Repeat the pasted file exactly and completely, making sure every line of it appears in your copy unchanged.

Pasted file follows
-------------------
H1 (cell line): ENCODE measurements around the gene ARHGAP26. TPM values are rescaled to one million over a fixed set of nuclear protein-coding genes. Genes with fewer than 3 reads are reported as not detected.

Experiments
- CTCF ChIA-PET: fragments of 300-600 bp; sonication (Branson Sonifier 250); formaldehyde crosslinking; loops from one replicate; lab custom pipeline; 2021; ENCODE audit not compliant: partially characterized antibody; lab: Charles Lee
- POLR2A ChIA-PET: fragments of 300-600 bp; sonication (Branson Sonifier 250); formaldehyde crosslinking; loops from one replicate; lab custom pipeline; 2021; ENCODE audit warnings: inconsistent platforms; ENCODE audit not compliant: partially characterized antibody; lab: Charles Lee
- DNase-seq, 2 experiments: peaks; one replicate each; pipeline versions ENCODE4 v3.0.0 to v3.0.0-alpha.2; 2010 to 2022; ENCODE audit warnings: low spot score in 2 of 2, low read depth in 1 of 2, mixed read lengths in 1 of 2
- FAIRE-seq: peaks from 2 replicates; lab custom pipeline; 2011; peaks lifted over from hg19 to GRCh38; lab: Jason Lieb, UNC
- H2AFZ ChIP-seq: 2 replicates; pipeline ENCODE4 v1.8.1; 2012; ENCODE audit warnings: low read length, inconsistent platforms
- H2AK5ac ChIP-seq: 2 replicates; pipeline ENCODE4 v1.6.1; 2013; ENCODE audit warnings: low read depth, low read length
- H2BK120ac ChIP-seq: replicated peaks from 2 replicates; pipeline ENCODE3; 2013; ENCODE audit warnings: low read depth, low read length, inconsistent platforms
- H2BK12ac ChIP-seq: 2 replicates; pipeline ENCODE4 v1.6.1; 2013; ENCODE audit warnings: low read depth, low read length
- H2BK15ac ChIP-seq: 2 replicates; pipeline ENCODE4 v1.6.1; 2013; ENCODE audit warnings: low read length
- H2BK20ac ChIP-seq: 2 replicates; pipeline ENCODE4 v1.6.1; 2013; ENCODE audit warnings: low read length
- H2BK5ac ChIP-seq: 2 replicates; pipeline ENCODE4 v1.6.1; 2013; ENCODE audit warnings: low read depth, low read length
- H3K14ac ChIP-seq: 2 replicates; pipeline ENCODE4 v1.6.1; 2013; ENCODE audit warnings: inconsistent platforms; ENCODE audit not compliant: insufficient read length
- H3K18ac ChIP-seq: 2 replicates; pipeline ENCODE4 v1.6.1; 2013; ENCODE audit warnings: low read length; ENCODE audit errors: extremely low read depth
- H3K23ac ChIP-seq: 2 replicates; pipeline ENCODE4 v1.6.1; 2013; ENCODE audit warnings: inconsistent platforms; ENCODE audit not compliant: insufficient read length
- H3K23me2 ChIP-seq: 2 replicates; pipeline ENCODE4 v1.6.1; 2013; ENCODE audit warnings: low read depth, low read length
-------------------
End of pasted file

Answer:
H1 (cell line): ENCODE measurements around the gene ARHGAP26. TPM values are rescaled to one million over a fixed set of nuclear protein-coding genes. Genes with fewer than 3 reads are reported as not detected.

Experiments
- CTCF ChIA-PET: fragments of 300-600 bp; sonication (Branson Sonifier 250); formaldehyde crosslinking; loops from one replicate; lab custom pipeline; 2021; ENCODE audit not compliant: partially characterized antibody; lab: Charles Lee
- POLR2A ChIA-PET: fragments of 300-600 bp; sonication (Branson Sonifier 250); formaldehyde crosslinking; loops from one replicate; lab custom pipeline; 2021; ENCODE audit warnings: inconsistent platforms; ENCODE audit not compliant: partially characterized antibody; lab: Charles Lee
- DNase-seq, 2 experiments: peaks; one replicate each; pipeline versions ENCODE4 v3.0.0 to v3.0.0-alpha.2; 2010 to 2022; ENCODE audit warnings: low spot score in 2 of 2, low read depth in 1 of 2, mixed read lengths in 1 of 2
- FAIRE-seq: peaks from 2 replicates; lab custom pipeline; 2011; peaks lifted over from hg19 to GRCh38; lab: Jason Lieb, UNC
- H2AFZ ChIP-seq: 2 replicates; pipeline ENCODE4 v1.8.1; 2012; ENCODE audit warnings: low read length, inconsistent platforms
- H2AK5ac ChIP-seq: 2 replicates; pipeline ENCODE4 v1.6.1; 2013; ENCODE audit warnings: low read depth, low read length
- H2BK120ac ChIP-seq: replicated peaks from 2 replicates; pipeline ENCODE3; 2013; ENCODE audit warnings: low read depth, low read length, inconsistent platforms
- H2BK12ac ChIP-seq: 2 replicates; pipeline ENCODE4 v1.6.1; 2013; ENCODE audit warnings: low read depth, low read length
- H2BK15ac ChIP-seq: 2 replicates; pipeline ENCODE4 v1.6.1; 2013; ENCODE audit warnings: low read length
- H2BK20ac ChIP-seq: 2 replicates; pipeline ENCODE4 v1.6.1; 2013; ENCODE audit warnings: low read length
- H2BK5ac ChIP-seq: 2 replicates; pipeline ENCODE4 v1.6.1; 2013; ENCODE audit warnings: low read depth, low read length
- H3K14ac ChIP-seq: 2 replicates; pipeline ENCODE4 v1.6.1; 2013; ENCODE audit warnings: inconsistent platforms; ENCODE audit not compliant: insufficient read length
- H3K18ac ChIP-seq: 2 replicates; pipeline ENCODE4 v1.6.1; 2013; ENCODE audit warnings: low read length; ENCODE audit errors: extremely low read depth
- H3K23ac ChIP-seq: 2 replicates; pipeline ENCODE4 v1.6.1; 2013; ENCODE audit warnings: inconsistent platforms; ENCODE audit not compliant: insufficient read length
- H3K23me2 ChIP-seq: 2 replicates; pipeline ENCODE4 v1.6.1; 2013; ENCODE audit warnings: low read depth, low read length